One thing is for sure – the number of faces that came into the workshops on Sunday and Monday were a lot fewer than the number of faces that went out. The energetic and enthusiastic workshoppers must have created hundreds of little air-dry clay people – and not just human faces – there were 3-D molds, insects, cats, and one persona that looked like creepy Chucky (that one became our mascot).
The object was to explore ways to use no-fire clay – to make original and iconic clay face shards and other dimensional components without the need of firing in a kiln.
We concentrated on four areas:
How to make reverse press molds with both two-part silicone and with air dry clay
How to use the molds with various kinds of air-dry clay to make a dimensional object
How to finish the surface of the dried clay faces with walnut ink and metallics
How to use those finished components in mixed media projects
The key to success is to embrace the imperfections inherent in the air-dry clay – those cracks and irregularities give the pieces the illusion of heritage and a wabi-sabi touch of imperfect beauty. You can see what I mean from our video – every picture tells a story, every little face has a secret history – hopefully not Chucky’s:
One of the most enjoyable aspects of offering workshops, particularly on how to make face shards, is to see how they are used by the artists who attend. I’ve already posted photos of Spirit Dolls and jewelry – now here are some new ideas.
These are by Sheri Lenora from Austin, who took a class at the Studio recently on building earthenware faces – she’s used them in her beautiful mixed-media hangings – spectacular rich color and texture:
Mixed-Media #1 by Sheri Lenora, Austin
Mixed-Media #2 by Sheri Lenora, Austin
Mixed-Media #1 by Sheri Lenora, Austin
The next example (left) is the cover of a small book created by Zinnia Galliher, founder of Roses On My Table and a student in my online Making Faces class! I have a already warned her that I’m stealing her idea – it’s wonderful, and the air-dry clay is easier and lighter to work with than earthenware would be for adding to artisan paper constructions.
Don’t forget that there’s a workshop this Sunday at the Studio on making faces with air-dry clay with all kinds of beautiful finishes. Here’s the info, and here’s where to sign up.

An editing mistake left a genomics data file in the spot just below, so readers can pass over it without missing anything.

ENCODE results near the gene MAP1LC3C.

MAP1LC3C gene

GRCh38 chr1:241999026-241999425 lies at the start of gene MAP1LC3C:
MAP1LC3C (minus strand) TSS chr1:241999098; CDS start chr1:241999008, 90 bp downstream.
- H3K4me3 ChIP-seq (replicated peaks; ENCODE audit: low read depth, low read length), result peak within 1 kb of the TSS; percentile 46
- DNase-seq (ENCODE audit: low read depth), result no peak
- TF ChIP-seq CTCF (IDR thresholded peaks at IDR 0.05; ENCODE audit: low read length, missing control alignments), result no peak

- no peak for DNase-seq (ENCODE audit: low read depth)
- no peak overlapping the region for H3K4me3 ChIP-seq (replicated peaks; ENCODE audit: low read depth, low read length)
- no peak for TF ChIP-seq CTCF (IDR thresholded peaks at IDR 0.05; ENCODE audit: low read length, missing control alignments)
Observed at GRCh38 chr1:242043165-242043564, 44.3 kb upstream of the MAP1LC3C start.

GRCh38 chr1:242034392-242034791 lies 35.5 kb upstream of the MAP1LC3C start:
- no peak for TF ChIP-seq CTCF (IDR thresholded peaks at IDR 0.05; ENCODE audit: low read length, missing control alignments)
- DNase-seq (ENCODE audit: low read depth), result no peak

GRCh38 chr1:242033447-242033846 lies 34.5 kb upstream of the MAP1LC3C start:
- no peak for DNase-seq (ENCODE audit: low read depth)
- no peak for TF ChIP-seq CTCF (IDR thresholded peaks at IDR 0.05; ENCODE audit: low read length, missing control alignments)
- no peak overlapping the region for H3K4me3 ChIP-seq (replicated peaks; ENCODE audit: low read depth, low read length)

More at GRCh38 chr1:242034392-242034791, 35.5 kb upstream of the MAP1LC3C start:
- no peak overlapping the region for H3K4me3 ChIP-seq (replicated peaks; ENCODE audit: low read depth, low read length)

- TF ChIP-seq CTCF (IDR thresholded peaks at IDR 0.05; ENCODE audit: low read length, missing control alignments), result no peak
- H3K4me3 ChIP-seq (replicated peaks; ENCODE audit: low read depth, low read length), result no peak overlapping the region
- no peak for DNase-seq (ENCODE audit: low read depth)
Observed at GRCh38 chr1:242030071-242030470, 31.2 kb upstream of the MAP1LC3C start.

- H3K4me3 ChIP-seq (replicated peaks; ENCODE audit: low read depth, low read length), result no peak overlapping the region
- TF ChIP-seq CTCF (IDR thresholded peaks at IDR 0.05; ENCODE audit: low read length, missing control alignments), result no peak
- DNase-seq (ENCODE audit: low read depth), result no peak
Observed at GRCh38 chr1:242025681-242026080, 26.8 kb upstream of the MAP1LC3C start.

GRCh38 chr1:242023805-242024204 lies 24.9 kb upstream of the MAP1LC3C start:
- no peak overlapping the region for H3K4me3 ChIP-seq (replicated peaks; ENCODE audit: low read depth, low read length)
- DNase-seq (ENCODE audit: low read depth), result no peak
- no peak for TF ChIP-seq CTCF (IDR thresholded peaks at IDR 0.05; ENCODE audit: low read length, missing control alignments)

If you read the Studio newsletter today, you’ll know that there’s a whole lot going on in September – if you missed it, click this link. But I’ve had some time to plan a new workshop on an alternative way to make shards and adornmentseven if you don’t have a kiln. Sherrill Kahn got me thinking about this (Hi, Sherrill!), and you know I’ve been playing with molding compound. Well, I’ve discovered that you can make molds with air dry clay which, with a few tricks, work just about as well as fired clay. Look at this photo and see if you can tell which ones are air-dry and which ones are fired.
It’s not easy to tell – and I used some air-dried clay buttons on the piece that I submitted to the juried FASA show (below). You can see how nice they look with an iridescent finish. So sign up for the October 15th workshop and learn how to do this stuff! TGIF, y’all . . . .
So you can’t come to the workshop this afternoon? Darn! Well, never fear – here’s a how-to freebie on making your own shard faces and adornments at your own place of creative belonging. No kiln needed because this project uses air-dry clay, lightweight and inexpensive. I’m going to demo this process at the workshop this afternoon although we will be using actual earthenware clay today. But this is a fun option to try at home (yes, you can try this at home). Here are some how-to step-by-step photos. And if you click this link, you’ll get a printable one-page list of materials and directions. Happy molding! That sounds weird. Happy creating beautiful one-of-a-kind clay objects of delight!!
Ready to go with molding compound and an object to mold
Squish the white and blue stuff together
Push it on the poor little angel’s face and wait five minutes
Pull it off gently – it sets up fast!
Roll a ball of air-dry clay so there are no cracks
Moosh it into the mold
The big reveal
Finish or just leave with a clay surface – poke holes if you like